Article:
Friday, October 12, 2012

Guest Blog by A.J. Colucci - Truth is Stranger than Fiction - October 11, 2012

Please welcome A.J. Colucci to The Qwillery as part of the 2012 Debut Author Challenge Guest Blogs. The Colony, A.J.'s debut, will be published on November 13, 2012.

Truth is Stranger than Fiction


A.J. Colucci
      The Colony, my debut novel, is sometimes categorized as science fiction. It’s actually fictionalized science –a small but growing genre made popular by the late, great Michael Crichton. Often referred to as “science thriller,” these novels combine real-life scientific theories and facts with the high-speed action and suspense of a thriller. Whether the antagonists are cloned dinosaurs, self-replicating nanobots, or alien spores invading earth, what makes these stories so interesting is that they’re possible.

      The Colony is about a supercolony of ants that attack Manhattan, which sounds pretty sci-fi if you’re reading the jacket, but just about everything in the book is based on true science and technology, as well as the actual capabilities of real killer ants. The protagonists, two divorced entomologists brought together to save the city, are both at the top of their field. That meant I had to at least give the impression of knowing everything about ants. So I started my research in the non-fiction section of the library, then moved on to myrmecology text books and scientific journals, studying ant morphology, pheromones, swarm intelligence, and interviewing several entomologists who helped me decipher the technical jargon. I’m a research junkie and must have spent a thousand hours on the internet while writing the first draft.

      Within six months I felt like I had about as much working knowledge of ants as a second-year grad student. More importantly, I discovered that these insects were more bizarre than any monster I could dream up. Here are just a few ant facts that prove truth is stranger than fiction:

  • Fire ants are attracted to electrical systems, and have been a leading cause of traffic light failures in many parts of the southern United States.
  • Driver ants in Africa sweep the forest floor in columns of 22 million and are the only known ant to attack people with the intention of killing them for food. They sometimes enter the nose and mouth of their prey and asphyxiate them to death.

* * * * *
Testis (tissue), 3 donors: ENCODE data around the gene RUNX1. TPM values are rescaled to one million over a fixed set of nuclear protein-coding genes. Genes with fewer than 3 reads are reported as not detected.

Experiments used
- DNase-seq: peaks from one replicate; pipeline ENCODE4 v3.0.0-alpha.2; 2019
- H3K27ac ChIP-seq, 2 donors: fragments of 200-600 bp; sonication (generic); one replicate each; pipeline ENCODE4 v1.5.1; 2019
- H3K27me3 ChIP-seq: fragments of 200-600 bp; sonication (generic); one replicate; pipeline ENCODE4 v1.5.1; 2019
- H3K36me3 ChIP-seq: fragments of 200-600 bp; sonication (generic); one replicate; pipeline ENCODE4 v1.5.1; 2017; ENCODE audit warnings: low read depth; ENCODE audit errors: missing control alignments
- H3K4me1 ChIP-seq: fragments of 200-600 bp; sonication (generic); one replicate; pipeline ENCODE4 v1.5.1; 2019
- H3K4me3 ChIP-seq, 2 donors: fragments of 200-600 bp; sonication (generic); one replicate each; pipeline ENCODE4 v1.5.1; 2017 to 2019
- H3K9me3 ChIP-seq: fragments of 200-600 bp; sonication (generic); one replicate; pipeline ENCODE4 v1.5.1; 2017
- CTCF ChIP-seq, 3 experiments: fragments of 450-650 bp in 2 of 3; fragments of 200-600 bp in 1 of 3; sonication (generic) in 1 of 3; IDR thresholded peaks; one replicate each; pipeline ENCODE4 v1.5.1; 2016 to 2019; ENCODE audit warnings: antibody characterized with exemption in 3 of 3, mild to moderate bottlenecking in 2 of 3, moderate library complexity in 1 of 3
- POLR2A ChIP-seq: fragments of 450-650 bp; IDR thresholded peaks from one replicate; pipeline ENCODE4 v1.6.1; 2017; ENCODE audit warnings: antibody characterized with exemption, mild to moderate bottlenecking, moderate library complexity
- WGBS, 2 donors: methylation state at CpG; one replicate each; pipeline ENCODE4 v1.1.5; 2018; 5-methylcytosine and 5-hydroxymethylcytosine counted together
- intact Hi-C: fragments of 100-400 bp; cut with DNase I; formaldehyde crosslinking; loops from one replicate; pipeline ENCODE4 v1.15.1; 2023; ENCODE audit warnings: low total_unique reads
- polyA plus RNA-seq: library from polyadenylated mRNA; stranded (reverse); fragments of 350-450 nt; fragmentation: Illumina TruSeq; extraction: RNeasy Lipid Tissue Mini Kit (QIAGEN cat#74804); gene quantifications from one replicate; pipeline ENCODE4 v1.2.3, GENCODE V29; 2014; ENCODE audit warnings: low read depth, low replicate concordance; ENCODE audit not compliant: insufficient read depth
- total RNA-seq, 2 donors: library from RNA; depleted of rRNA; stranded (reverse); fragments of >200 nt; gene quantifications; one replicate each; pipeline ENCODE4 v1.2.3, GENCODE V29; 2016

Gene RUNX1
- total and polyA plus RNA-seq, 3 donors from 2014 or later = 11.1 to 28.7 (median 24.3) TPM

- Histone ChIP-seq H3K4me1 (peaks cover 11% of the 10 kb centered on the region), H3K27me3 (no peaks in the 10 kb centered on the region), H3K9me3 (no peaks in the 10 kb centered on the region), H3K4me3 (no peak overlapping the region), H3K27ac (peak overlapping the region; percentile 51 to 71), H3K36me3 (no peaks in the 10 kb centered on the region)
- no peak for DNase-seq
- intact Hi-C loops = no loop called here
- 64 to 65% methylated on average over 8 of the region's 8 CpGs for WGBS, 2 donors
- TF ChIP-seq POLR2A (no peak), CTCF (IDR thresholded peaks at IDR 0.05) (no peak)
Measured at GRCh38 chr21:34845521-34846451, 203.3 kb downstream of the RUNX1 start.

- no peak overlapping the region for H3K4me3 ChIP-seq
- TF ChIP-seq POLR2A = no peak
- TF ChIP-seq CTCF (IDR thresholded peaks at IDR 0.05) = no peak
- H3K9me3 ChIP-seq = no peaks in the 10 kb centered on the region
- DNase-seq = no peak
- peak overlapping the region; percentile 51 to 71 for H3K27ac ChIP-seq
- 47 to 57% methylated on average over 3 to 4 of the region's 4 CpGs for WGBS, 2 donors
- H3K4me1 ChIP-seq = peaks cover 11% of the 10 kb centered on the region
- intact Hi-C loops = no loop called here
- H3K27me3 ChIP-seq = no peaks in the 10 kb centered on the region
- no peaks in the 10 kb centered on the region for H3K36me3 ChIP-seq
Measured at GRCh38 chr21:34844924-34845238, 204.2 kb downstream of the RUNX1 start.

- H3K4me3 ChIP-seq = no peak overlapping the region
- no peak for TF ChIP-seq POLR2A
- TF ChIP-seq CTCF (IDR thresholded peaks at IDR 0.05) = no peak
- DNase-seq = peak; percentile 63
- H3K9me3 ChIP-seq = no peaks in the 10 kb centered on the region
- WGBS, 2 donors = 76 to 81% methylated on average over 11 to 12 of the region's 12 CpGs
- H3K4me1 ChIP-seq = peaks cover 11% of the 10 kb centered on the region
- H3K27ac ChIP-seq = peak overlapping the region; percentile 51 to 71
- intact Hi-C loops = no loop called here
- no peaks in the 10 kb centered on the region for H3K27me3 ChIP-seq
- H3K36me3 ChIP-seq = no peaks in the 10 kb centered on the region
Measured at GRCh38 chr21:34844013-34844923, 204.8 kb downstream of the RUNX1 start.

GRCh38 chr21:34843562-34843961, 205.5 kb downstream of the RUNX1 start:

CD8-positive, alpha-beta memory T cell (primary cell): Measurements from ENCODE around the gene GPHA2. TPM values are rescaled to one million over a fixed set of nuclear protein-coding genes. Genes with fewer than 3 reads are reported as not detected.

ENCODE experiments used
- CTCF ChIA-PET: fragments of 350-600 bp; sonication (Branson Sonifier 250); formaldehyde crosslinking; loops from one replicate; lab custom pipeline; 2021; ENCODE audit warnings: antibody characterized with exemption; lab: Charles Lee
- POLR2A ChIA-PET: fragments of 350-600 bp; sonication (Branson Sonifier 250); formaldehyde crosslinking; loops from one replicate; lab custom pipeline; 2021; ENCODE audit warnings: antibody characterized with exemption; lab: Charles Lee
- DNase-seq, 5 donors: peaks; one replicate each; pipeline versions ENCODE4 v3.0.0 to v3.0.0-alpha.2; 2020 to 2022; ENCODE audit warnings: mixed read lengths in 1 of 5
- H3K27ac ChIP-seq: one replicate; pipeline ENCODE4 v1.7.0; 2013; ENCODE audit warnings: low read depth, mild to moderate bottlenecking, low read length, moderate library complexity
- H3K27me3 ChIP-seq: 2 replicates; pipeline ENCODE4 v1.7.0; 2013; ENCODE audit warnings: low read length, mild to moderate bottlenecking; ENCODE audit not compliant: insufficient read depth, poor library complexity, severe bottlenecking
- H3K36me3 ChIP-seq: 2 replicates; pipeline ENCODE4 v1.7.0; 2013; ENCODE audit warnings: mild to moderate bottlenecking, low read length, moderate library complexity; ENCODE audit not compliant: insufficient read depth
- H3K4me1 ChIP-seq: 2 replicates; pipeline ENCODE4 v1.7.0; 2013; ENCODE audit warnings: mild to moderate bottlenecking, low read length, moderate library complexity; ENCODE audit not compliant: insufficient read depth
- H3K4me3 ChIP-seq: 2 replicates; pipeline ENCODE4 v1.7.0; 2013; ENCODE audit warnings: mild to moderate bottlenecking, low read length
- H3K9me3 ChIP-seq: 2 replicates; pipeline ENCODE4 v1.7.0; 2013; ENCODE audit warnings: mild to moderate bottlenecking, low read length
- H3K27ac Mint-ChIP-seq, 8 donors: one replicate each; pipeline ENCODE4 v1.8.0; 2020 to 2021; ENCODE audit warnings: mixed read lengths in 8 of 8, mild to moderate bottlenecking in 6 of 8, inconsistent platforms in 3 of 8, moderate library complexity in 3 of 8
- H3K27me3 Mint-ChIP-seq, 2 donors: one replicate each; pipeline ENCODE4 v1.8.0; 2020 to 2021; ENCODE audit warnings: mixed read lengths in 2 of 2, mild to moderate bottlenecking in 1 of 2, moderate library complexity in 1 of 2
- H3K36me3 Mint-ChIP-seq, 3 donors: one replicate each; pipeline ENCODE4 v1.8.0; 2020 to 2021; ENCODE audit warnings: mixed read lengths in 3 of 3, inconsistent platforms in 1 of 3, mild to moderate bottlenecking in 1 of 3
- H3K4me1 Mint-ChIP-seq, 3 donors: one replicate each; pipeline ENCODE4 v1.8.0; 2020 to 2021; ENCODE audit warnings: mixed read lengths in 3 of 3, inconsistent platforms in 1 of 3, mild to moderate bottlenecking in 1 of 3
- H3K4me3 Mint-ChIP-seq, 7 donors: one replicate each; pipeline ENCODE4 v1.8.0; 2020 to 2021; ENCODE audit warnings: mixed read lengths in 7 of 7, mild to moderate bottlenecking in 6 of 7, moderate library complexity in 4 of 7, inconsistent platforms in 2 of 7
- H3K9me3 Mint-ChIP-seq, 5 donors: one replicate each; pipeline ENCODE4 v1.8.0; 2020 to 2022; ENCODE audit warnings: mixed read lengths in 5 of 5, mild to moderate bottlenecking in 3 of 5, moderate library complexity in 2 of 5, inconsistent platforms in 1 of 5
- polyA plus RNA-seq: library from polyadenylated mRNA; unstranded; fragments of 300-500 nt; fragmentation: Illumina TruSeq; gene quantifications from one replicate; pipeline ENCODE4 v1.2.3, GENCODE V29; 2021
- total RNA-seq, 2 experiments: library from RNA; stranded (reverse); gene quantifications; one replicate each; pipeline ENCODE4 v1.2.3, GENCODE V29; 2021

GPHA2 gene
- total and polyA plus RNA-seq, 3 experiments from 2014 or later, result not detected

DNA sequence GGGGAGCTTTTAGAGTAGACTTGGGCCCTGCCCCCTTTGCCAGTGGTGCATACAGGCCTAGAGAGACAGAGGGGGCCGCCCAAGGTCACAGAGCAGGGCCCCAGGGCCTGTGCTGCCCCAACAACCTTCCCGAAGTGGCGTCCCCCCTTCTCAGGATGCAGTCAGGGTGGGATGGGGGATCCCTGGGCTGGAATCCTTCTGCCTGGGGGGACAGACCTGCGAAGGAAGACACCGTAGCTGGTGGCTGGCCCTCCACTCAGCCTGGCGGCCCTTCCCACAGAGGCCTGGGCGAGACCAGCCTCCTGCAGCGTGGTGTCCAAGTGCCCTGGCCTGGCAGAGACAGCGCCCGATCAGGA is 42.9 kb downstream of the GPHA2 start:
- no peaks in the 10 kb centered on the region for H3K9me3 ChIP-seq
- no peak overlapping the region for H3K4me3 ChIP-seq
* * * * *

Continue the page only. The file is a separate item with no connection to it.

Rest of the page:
• A queen slave-maker ant will fake her own death, enticing ants from other colonies to drag her to their nest. Once inside, she kills their queen, rolls around in her scent and takes over the colony. She lays her own eggs and as her soldiers mature, they emerge to attack other nests, tearing their victims apart and scurrying off with thousands of eggs to be made into new slaves.
  • In Australia, Yellow Crazy Ants killed tens of millions of animals by spraying formic acid into their eyes and leaving them blind.
  • In the Amazon, a new species of fungi turns ants into zombies. A week after being infected, ants enter a "zombie-like" state. The fungus then grows out of the head of the ant, releasing spores into the air, which rain down onto unsuspecting ants.
  • The largest termite mound ever found is 41 feet tall.
  • Every worker ant in a colony is female – the only job of the males is to fertilize the queen.
  • Army Ants live in temporary nests that they form by linking their bodies together. These living nests protect the queen inside.
  • It is estimated that the weight of all ants on earth is equal to the weight of all humans.

      How can you not write about ants after reading that? What we know from books like Jaws and Jurassic Park is that real-life monsters can make a story more terrifying than creatures from our imagination. Ants are scary, no doubt about it. Most of the comments I get from readers focus on the attack scenes, how realistic they feel. Here is an excerpt from the first attack in my novel: